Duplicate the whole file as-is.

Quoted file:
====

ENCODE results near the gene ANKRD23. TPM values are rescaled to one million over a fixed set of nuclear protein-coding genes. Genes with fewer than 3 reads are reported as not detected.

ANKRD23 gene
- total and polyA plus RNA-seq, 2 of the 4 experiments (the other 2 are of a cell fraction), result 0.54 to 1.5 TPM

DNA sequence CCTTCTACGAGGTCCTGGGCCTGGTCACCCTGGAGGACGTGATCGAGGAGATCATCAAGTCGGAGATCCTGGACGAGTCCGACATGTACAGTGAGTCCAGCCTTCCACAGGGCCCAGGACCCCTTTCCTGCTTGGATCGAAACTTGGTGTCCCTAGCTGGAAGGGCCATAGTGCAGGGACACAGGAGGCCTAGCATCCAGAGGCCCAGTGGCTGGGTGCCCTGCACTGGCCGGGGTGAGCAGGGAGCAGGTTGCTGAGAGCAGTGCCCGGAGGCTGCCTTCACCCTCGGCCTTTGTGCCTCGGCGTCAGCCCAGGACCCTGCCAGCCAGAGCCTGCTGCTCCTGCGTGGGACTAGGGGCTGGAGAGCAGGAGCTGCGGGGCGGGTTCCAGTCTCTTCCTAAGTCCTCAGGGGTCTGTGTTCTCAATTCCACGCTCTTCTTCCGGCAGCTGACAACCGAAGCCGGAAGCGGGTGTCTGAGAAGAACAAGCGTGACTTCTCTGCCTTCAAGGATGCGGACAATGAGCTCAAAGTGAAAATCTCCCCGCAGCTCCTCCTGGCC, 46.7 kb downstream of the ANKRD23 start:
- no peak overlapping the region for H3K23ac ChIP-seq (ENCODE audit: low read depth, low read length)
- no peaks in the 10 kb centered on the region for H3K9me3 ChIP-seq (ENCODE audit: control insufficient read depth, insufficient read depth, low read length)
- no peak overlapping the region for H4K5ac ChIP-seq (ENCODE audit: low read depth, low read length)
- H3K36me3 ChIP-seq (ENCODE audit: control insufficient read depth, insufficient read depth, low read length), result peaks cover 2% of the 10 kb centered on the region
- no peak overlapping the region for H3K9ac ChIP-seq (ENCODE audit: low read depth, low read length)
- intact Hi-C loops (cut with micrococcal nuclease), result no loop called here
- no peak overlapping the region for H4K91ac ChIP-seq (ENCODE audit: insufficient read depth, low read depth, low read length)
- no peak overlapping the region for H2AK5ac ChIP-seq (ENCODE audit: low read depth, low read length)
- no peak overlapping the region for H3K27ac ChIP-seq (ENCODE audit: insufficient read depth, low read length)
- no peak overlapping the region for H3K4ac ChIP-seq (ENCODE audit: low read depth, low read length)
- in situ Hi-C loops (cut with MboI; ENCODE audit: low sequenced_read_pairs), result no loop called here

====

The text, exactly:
ENCODE results near the gene ANKRD23. TPM values are rescaled to one million over a fixed set of nuclear protein-coding genes. Genes with fewer than 3 reads are reported as not detected.

ANKRD23 gene
- total and polyA plus RNA-seq, 2 of the 4 experiments (the other 2 are of a cell fraction), result 0.54 to 1.5 TPM

DNA sequence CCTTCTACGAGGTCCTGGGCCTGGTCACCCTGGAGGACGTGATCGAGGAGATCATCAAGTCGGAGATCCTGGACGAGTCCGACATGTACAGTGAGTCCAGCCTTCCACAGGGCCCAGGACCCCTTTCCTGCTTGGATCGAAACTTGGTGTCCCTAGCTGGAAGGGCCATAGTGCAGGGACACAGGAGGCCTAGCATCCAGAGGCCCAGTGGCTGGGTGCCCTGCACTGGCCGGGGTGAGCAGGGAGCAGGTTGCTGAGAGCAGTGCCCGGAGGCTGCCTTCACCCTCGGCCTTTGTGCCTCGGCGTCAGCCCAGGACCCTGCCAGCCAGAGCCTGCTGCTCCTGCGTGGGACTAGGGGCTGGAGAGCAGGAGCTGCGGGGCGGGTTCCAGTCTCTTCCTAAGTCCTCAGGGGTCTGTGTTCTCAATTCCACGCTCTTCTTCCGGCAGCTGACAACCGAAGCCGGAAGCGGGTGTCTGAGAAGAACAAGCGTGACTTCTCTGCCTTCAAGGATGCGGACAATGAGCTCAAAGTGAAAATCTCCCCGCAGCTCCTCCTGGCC, 46.7 kb downstream of the ANKRD23 start:
- no peak overlapping the region for H3K23ac ChIP-seq (ENCODE audit: low read depth, low read length)
- no peaks in the 10 kb centered on the region for H3K9me3 ChIP-seq (ENCODE audit: control insufficient read depth, insufficient read depth, low read length)
- no peak overlapping the region for H4K5ac ChIP-seq (ENCODE audit: low read depth, low read length)
- H3K36me3 ChIP-seq (ENCODE audit: control insufficient read depth, insufficient read depth, low read length), result peaks cover 2% of the 10 kb centered on the region
- no peak overlapping the region for H3K9ac ChIP-seq (ENCODE audit: low read depth, low read length)
- intact Hi-C loops (cut with micrococcal nuclease), result no loop called here
- no peak overlapping the region for H4K91ac ChIP-seq (ENCODE audit: insufficient read depth, low read depth, low read length)
- no peak overlapping the region for H2AK5ac ChIP-seq (ENCODE audit: low read depth, low read length)
- no peak overlapping the region for H3K27ac ChIP-seq (ENCODE audit: insufficient read depth, low read length)
- no peak overlapping the region for H3K4ac ChIP-seq (ENCODE audit: low read depth, low read length)
- in situ Hi-C loops (cut with MboI; ENCODE audit: low sequenced_read_pairs), result no loop called here